Hyderabad INDIA

On to the second city in India, I am spending a good 5 days here. Hyderabad is the capital and largest city of both the southern Indian states of Andhra Pradesh and Telangana. Occupying 650 square kilometers along the banks of the Musi River, population about 6.8 million and a metropolitan population of about 7.75 million, making it the fourth most populous city and sixth most populous urban agglomeration in India. At an average altitude of 542 meters, much of Hyderabad is situated on hilly terrain around artificial lakes, including Hussain Sagar—predating the city's founding—north of the city centre.


This is my first visit in Hyderabad, Golkonda Fort was the capital of the ancient kingdom of Golconda which flourished in the 14th to 16th century. It is situated 11 kilometers from Hyderabad, the capital of the state of Andhra Pradesh. With walls ranging from 17 to 34 feet broken by 87 semi-circular bastions, some reaching 60 feet in height, and built on a granite hill that is 400 feet high, it remains one of India's most magnificent fortress complexes.
I love this 800 years old Mughal fort, one of a great engineering marvels --is the fantastic acoustic effects: one hand-clap at a certain point below the entrance dome can be heard at the highest point of the pavilion almost a kilometer away. This was said to be used for warning the royals in case of an attack. 
off to the museum part...
it is obvious I love daggers! and Mughal daggers in particular!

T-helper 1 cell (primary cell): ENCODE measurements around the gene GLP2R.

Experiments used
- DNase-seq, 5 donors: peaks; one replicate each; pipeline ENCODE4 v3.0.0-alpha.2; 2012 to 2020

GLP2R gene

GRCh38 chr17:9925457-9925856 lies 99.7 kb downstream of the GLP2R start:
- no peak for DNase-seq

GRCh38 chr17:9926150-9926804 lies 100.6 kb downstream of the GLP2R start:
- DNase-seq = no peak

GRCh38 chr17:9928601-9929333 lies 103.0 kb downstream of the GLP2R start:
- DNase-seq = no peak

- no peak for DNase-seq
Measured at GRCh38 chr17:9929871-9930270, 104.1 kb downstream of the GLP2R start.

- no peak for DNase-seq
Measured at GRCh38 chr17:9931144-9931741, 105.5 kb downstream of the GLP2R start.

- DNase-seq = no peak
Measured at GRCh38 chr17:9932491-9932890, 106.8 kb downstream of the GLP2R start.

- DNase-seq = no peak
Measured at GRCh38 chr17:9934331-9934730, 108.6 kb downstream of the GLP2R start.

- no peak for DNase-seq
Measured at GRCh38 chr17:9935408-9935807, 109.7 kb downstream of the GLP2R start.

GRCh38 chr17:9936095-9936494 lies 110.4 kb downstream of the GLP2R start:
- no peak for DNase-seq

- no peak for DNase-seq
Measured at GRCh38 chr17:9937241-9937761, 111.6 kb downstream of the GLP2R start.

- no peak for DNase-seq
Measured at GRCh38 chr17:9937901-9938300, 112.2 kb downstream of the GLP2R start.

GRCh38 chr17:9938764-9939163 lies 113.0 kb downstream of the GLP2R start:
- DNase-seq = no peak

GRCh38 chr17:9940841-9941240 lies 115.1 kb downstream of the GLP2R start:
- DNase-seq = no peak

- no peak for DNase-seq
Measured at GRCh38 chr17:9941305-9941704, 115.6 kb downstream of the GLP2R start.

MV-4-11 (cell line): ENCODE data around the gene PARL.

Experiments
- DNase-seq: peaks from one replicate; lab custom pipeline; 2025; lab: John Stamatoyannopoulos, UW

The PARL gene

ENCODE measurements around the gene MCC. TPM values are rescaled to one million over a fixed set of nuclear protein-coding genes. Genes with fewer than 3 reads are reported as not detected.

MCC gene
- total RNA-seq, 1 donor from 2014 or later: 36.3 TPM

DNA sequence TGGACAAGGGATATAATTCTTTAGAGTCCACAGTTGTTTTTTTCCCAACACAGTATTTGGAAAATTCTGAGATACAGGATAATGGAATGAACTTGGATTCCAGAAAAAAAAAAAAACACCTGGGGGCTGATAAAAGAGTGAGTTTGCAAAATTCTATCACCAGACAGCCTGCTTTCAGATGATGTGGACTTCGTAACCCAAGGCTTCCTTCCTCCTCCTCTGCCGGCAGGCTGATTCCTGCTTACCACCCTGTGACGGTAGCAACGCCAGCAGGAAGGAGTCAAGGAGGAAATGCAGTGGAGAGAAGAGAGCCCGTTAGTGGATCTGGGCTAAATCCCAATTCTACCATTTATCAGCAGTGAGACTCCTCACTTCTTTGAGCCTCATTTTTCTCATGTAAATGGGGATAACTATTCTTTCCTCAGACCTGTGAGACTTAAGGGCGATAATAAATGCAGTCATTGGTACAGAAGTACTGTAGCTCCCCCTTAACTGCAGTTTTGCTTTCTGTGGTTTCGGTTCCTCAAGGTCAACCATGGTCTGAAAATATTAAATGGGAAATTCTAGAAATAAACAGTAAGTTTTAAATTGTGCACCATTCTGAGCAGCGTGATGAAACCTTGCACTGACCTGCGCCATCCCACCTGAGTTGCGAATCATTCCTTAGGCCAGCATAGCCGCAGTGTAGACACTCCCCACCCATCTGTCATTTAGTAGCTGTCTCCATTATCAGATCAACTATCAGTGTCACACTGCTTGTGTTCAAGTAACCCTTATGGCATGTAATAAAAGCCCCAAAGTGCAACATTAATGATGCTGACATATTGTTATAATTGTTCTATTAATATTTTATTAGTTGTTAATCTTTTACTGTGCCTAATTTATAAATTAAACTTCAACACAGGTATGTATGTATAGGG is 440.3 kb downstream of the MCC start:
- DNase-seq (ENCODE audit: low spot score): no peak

these monkey at the fort garden are absolutely hillarious!!!!

After fort, its lunch time! I opted for Dosa. Dosa is a fermented crepe made from rice batter and black lentils. It is a staple dish in South Indian states of Karnataka, Tamil Nadu, Telangana, Andhra Pradesh and Kerala. This spicy Dosa come with yummie chutney and dahi.

Then we continue to Charminar and the bazaar! The Charminar, built in 1591 CE, is a monument and mosque. The landmark has become a global icon of Hyderabad. The English name is a translation and combination of the Urdu words Chār and Minar, translating to "Four Towers"; the eponymous towers are ornate minarets attached and supported by four grand arches. Don’t you just love Mughal architecture? I am always fascinated by them!

According to the book "Days of the Beloved", Qutb shah constructed the Charminar in the year 1589, on the very spot where he first glimpsed his future queen Bhagmati, and after her conversion to Islam, Qutb Shah renamed the city as "Hyderabad". Though the story was denied by the historians and scholars, it became popularfolklore among the locals.
look at this sea of auto-rickshaw...
on top of the Charminar tower...
The next day, I visited the Chowmahalla Palace.  Chowmahalla Palace is a palace of the Nizams of Hyderabad state. All ceremonial functions including the accession of the Nizams and receptions for the Governor-General were held at this palace.

The clock above the main gate to Chowmahalla Palace is affectionately called as Khilwat Clock. It has been ticking away for around 250 years. An expert family of clock repairers winds the mechanical clock every week.


Chowmahalla Palace interior with chandeliers


Lunch and meeting with dearest friends...  Yummie chicken biryani :P
Finally meeting Mehr again after 2 years....

off to the next city! 

thank you all for stopping by, next destination will be posted soon.....
xxx

5 comments:

  1. Thank you for the information and the beautiful pictures!!

    Rosa

    Styleyourselfinstyle.blogspot.com

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  2. Amazing pics!!! Lovely place :)

    Kisses pretty

    http://dresstoimpressibiza.blogspot.com.es/

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  4. thank you all for the lovely comments and the G+
    xxx

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